In still another preferred form of the invention, provision is made for a method of imaging a mass transfer imaging assembly comprising the steps of: providing a mass transfer imaging assembly including at least a donor sheet and a receptor sheet in overlying relationship between mass transfer imaging sheet, and an enclosure which encloses at least a portion of the sheet; wherein the enclosure has a portion thereof made of material transmissive to energy for initiating imaging of the sheet; placing the imaging assembly in a position for it to be imaged; and, directing mass transfer imaging energy in an imagewise manner to the enclosure portion so as to initiate mass transfer imaging of the sheet. In yet another preferred form of the invention, the enclosure is openable for allowing removal of the imaged sheet.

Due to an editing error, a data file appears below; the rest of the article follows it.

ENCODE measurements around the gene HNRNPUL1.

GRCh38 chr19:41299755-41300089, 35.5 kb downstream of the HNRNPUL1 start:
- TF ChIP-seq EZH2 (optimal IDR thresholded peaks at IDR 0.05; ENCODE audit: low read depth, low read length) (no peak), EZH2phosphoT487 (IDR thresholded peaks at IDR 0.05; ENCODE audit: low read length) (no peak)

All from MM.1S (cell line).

In still another preferred form of the invention, provision is made for a method of mass transfer imaging a mass transfer imaging assembly comprising the steps of: providing a mass transfer imaging assembly including at least a pair of juxtaposed mass transfer imaging sheets wherein one of the sheets includes a laser-ablatable layer, and an enclosure which encloses at least a portion of one of sheets and a portion of the other sheet; wherein the enclosure has a portion thereof made of material transmissive to energy for initiating imaging of at least the juxtaposed sheets; placing the imaging assembly in a position for it to be imaged; directing mass transfer imaging energy in an imagewise manner to the enclosure portion so as to initiate imaging of the assembly thereof. In another preferred form of the invention, the enclosure is openable so that imaged assembly can be removed after imagewise exposure.